‘Insomnia Brain’ Totally Making You Stupid [Study]

Insomnia brain doesn’t just make you feel awful after a night of tossing and turning — new research has illustrated just how much of an effect a poor night’s sleep has on daily cognitive functioning.

While insomnia brain isn’t necessarily a diagnosable condition just yet, the effects are measurable and severe, researchers at the University of California, San Diego found. Findings published in the journal Sleep involved a small study made up of 25 of those lucky people who just fall asleep, versus 25 who self-identified as battling insomnia.

People with insomnia struggle to sleep at night, but it also has consequences during the day such as delayed reaction times and memory.

We all know the feeling of fatigue, exhaustion, and general discomfort that follows a bad night in bed, but Prof. Sean Drummond, study researcher, said that the effects go beyond being simply weary:

“We found that insomnia subjects did not properly turn on brain regions critical to a working memory task and did not turn off ‘mind-wandering’ brain regions irrelevant to the task… This data helps us understand that people with insomnia not only have trouble sleeping at night, but their brains are not functioning as efficiently during the day.”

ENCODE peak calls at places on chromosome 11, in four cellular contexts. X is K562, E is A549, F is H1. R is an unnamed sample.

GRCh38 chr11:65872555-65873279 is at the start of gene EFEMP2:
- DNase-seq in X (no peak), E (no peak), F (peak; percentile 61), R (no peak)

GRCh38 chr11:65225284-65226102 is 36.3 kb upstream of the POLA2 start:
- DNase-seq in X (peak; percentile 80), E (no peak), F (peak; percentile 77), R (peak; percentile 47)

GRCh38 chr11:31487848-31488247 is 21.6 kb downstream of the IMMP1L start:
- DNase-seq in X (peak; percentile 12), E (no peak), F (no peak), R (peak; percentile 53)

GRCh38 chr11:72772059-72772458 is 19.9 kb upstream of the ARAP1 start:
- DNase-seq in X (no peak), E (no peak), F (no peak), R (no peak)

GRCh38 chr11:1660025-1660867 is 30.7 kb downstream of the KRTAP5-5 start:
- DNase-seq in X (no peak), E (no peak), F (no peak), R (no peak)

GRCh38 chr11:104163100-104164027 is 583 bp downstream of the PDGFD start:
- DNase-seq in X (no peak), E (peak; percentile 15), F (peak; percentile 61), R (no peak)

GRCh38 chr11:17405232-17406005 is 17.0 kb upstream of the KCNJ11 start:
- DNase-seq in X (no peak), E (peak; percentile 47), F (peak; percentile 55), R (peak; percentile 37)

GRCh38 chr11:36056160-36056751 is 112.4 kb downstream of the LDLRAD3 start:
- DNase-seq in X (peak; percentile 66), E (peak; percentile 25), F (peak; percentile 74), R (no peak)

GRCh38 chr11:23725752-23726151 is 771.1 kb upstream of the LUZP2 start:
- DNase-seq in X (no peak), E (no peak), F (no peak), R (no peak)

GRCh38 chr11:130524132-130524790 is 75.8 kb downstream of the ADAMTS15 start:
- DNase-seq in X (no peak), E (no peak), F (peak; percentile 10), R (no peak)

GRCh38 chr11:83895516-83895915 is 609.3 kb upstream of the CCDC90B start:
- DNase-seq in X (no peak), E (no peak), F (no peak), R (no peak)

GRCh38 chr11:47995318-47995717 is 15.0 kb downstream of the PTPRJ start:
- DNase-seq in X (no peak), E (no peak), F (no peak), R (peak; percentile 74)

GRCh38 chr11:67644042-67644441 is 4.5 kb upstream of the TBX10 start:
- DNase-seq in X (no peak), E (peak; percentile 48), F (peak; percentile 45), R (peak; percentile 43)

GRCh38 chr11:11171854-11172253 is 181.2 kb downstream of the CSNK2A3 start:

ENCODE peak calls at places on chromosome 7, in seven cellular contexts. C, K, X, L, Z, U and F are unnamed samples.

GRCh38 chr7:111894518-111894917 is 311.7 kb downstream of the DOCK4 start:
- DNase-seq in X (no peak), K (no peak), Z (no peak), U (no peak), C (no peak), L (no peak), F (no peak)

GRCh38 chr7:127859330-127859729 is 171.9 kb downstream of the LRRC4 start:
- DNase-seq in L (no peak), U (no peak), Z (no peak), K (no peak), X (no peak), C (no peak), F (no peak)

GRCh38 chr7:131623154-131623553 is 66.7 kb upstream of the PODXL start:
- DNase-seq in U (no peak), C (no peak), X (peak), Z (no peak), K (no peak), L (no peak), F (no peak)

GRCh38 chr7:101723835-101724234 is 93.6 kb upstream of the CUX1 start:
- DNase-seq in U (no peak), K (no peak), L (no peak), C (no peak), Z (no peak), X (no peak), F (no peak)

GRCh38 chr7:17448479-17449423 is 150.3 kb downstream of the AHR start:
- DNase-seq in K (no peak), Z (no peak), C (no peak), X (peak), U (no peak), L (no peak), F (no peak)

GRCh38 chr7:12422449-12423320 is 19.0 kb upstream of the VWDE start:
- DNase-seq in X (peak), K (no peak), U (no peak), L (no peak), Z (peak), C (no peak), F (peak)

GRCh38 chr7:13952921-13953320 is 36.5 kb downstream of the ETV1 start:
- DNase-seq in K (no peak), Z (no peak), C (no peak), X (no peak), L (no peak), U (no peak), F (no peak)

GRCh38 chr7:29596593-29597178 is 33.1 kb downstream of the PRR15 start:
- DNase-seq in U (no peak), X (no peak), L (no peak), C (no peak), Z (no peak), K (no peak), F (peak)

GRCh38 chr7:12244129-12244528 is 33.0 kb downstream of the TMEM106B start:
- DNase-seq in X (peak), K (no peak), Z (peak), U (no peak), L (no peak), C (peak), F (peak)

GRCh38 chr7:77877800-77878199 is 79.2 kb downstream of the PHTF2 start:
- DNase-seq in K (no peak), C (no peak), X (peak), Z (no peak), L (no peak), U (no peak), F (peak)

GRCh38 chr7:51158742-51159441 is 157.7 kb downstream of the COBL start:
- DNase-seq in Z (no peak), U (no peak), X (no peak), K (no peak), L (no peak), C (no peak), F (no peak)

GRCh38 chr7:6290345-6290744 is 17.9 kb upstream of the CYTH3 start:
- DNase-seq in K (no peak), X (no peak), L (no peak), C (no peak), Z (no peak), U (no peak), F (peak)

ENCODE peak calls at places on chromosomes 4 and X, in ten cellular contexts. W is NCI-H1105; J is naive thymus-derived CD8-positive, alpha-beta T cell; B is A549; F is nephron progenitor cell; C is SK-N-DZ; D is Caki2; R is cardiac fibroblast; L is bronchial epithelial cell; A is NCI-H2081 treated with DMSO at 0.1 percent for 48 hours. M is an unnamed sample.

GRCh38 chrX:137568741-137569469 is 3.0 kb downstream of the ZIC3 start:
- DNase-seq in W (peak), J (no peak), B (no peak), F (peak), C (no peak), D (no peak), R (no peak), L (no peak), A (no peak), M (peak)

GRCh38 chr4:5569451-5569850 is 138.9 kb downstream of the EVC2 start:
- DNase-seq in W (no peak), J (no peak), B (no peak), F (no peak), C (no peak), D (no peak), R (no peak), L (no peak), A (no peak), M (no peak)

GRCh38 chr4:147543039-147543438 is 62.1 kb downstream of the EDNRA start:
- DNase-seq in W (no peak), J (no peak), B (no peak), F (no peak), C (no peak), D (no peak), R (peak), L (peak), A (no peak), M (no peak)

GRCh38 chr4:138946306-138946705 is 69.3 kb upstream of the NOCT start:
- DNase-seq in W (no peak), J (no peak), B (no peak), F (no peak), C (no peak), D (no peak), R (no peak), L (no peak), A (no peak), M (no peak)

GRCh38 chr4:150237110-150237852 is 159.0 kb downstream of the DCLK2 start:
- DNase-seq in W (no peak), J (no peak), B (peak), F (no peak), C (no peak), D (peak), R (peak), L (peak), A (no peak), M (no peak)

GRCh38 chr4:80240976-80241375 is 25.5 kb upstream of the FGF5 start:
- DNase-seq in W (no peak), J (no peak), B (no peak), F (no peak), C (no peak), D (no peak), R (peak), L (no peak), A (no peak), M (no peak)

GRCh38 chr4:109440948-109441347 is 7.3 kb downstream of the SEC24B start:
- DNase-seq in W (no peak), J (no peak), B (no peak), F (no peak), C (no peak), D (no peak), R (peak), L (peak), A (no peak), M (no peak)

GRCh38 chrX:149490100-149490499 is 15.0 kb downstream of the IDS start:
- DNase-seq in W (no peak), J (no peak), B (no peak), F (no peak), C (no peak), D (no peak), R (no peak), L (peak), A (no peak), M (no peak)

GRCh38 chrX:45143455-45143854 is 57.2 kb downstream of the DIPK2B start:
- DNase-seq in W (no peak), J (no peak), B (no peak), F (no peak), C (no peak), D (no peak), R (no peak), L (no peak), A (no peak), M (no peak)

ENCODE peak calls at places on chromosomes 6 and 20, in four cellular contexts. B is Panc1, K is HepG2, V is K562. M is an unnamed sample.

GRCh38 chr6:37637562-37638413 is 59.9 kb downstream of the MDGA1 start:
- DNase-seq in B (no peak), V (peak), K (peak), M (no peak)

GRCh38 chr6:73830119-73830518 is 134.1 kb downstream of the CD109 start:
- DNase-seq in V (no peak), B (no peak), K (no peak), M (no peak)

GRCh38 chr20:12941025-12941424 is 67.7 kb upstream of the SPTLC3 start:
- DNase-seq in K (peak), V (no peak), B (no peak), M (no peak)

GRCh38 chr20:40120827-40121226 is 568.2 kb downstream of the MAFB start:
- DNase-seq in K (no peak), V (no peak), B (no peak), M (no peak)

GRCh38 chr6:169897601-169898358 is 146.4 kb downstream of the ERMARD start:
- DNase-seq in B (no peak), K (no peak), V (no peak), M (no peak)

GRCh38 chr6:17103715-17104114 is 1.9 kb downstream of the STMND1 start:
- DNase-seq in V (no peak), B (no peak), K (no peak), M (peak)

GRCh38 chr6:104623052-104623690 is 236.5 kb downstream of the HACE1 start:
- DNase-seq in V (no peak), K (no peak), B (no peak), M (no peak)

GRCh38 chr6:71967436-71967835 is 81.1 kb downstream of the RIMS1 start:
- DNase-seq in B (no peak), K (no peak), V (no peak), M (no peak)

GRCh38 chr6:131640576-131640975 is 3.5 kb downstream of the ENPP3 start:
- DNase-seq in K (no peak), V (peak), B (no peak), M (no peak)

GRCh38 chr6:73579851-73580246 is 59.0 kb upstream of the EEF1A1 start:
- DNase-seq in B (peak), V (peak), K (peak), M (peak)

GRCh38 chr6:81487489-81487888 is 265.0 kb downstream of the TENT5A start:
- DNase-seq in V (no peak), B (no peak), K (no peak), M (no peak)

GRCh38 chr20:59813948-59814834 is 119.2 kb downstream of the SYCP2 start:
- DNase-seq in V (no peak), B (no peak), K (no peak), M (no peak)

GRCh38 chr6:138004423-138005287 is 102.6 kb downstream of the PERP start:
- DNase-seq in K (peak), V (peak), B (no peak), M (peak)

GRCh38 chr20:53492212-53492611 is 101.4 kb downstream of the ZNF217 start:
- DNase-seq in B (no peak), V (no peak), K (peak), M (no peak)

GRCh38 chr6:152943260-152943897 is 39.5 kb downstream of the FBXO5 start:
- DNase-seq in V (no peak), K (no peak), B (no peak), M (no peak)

LiveScience explains that the study observed cognitive breakdowns in the “insomnia” group when tasks became challenging:

“As the task got harder, participations without insomnia began showing more activity in another brain region also involved in working memory, the dorsolateral prefrontal cortex. However, this region showed now change in people with insomnia… In addition, as the task became more difficult, people without insomnia turned off regions involved in the brain’s “default mode.” These regions are active when a person isn’t focused on anything in particular (as in when the mind wanders). However, people with insomnia did not turn off these regions.”

Further insomnia brain studies are recommended to determine the effects of severe insomnia on cognitive function, as well as the impact of co-morbid conditions on sleep and subsequent functioning.